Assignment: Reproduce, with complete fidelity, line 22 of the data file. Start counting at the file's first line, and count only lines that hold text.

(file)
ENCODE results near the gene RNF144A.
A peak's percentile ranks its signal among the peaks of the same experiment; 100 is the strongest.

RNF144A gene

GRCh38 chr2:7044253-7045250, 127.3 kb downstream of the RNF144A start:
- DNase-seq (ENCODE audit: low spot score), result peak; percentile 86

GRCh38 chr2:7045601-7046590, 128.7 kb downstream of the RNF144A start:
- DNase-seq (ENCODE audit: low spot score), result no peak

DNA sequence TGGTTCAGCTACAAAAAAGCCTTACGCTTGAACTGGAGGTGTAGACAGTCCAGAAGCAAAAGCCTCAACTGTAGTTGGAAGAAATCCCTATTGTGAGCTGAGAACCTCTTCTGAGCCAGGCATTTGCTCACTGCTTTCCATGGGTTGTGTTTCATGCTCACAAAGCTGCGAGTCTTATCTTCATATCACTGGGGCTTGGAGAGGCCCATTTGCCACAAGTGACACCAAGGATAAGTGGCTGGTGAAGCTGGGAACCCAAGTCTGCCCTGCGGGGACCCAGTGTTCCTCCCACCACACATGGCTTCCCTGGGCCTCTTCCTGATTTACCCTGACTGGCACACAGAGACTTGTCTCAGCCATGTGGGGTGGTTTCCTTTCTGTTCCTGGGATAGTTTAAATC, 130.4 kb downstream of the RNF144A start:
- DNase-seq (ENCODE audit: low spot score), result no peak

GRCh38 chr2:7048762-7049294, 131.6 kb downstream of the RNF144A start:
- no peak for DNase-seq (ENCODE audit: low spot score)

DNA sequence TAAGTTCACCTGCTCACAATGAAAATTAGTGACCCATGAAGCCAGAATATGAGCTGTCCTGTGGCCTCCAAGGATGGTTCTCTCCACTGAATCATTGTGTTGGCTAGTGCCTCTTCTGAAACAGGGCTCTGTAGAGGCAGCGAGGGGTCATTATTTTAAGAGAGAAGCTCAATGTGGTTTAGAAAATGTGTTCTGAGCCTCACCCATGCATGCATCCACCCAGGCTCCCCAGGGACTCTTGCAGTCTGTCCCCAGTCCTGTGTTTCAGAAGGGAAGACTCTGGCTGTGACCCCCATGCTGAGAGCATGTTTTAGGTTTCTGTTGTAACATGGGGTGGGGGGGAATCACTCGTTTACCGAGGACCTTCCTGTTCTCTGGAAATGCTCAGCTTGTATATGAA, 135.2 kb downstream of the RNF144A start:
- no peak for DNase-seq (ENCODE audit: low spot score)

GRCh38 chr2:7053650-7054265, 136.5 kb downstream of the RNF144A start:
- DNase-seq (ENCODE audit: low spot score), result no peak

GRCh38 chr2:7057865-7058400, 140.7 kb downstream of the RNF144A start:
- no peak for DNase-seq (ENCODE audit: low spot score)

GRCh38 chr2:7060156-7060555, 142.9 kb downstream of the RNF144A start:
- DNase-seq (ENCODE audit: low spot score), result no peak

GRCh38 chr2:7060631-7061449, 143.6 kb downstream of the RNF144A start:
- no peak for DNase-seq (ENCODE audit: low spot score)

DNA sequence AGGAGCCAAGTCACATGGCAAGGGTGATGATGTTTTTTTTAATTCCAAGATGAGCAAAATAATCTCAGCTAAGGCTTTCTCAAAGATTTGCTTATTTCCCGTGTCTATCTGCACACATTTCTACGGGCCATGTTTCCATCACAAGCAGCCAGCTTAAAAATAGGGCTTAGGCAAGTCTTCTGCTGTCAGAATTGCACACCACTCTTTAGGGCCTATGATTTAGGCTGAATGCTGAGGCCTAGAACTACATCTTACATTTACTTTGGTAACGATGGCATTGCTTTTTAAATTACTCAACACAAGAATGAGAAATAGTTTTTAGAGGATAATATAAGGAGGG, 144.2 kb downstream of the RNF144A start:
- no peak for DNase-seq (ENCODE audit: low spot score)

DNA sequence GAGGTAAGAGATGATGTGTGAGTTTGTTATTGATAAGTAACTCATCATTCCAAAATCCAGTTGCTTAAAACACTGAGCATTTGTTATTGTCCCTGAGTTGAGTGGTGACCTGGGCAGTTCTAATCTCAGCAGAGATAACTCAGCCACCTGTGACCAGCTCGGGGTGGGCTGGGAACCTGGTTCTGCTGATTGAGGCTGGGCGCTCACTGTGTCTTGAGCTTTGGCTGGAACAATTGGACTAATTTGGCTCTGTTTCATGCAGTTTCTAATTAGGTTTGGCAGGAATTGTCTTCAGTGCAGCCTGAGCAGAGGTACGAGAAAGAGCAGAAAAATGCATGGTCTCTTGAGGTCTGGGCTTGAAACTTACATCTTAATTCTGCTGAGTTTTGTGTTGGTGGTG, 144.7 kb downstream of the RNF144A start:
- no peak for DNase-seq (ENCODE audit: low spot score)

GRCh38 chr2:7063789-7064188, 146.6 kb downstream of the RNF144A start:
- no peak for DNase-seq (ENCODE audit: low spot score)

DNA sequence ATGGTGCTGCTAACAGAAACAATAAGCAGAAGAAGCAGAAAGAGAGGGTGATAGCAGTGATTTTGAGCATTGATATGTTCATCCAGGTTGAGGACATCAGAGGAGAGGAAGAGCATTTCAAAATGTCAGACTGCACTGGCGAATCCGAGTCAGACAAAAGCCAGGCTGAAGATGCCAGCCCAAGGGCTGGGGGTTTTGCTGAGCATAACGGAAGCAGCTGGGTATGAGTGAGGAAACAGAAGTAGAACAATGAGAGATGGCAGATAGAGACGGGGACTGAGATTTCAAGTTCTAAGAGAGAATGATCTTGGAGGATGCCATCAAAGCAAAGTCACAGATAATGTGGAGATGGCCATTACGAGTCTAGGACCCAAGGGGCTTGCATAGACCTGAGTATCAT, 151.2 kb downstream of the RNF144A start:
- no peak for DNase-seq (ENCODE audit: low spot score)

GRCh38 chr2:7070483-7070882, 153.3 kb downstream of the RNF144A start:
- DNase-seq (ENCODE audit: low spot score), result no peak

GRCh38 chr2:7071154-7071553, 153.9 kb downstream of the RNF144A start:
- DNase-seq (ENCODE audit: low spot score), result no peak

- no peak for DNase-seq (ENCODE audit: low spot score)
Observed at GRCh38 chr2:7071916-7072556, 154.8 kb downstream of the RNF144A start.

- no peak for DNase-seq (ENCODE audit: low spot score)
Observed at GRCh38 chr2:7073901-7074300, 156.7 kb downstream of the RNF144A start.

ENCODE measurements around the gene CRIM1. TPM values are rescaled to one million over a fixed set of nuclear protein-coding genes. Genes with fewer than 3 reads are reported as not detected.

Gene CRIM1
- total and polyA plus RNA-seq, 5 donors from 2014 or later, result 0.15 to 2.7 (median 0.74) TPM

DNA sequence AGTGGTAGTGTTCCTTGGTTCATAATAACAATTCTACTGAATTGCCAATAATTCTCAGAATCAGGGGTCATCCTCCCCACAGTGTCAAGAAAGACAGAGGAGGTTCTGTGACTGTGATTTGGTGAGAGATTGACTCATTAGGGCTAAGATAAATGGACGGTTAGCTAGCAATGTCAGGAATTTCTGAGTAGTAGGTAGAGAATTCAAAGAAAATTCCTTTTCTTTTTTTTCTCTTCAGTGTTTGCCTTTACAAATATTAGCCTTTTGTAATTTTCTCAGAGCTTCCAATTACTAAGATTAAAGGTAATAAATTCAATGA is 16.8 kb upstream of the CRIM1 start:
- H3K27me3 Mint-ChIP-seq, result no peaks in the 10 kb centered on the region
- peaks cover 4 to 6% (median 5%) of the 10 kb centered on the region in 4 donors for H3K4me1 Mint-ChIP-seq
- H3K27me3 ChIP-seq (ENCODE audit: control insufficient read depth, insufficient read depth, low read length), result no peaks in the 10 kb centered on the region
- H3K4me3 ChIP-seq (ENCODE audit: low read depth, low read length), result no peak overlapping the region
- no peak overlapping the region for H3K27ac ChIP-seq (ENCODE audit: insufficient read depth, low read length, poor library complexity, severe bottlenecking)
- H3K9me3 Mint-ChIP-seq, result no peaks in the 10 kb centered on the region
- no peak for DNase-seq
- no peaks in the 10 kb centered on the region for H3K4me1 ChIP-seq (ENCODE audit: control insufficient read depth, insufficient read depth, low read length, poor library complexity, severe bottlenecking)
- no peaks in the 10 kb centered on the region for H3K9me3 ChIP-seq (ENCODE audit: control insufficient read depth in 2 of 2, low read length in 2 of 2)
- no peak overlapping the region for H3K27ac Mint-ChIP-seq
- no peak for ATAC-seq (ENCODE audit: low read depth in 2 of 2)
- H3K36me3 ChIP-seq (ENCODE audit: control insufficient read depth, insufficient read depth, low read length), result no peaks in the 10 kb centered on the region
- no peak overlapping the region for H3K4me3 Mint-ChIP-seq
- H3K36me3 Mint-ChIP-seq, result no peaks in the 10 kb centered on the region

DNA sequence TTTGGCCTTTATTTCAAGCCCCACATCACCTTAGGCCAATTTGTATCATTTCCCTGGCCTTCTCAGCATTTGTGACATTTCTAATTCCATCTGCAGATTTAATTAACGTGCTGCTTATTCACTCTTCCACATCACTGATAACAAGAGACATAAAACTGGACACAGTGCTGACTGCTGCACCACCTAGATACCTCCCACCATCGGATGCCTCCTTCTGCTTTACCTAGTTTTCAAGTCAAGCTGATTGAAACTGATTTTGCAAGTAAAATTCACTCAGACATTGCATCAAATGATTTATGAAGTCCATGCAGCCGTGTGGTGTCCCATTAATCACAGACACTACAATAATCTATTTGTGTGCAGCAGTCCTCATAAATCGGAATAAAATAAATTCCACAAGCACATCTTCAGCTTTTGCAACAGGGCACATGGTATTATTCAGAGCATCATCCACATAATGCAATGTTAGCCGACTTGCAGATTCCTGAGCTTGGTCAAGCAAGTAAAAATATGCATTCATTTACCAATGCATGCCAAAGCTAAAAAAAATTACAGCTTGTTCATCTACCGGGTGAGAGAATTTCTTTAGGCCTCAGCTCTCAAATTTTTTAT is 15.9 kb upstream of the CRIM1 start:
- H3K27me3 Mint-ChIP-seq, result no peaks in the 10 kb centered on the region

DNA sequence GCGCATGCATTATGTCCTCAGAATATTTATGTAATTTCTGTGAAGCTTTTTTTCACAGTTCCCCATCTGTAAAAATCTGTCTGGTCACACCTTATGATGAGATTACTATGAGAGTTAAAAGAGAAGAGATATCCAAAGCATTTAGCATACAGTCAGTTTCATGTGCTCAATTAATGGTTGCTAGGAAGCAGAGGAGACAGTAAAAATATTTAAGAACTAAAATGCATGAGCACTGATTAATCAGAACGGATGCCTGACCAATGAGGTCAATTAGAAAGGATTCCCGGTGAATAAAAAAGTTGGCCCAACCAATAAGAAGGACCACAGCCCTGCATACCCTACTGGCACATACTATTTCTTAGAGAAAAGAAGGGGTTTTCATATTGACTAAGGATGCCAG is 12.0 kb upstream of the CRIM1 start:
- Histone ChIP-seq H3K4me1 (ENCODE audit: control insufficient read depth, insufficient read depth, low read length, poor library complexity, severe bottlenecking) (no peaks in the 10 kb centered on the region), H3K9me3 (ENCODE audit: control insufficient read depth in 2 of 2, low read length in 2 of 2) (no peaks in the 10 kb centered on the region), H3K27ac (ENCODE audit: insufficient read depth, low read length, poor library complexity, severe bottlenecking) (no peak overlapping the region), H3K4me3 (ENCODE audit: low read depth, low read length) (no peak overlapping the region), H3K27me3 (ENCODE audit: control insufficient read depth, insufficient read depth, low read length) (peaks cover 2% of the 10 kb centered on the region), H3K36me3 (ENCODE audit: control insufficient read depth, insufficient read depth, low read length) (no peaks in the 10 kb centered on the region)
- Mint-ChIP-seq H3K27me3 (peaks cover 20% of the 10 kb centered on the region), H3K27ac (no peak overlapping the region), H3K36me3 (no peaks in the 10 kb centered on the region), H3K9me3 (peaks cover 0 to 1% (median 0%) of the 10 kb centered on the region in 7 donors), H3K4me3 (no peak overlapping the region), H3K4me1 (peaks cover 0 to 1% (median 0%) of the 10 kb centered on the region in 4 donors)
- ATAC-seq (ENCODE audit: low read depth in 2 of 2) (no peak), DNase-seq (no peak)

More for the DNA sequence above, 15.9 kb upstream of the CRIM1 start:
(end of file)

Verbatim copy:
DNA sequence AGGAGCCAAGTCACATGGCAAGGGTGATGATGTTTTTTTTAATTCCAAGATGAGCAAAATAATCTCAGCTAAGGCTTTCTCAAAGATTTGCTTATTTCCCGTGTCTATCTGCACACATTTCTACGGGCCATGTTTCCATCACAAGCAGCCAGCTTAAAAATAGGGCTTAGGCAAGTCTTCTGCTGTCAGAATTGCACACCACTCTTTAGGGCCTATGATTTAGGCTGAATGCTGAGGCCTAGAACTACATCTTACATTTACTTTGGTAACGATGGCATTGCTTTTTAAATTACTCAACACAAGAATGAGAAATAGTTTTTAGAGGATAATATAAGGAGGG, 144.2 kb downstream of the RNF144A start: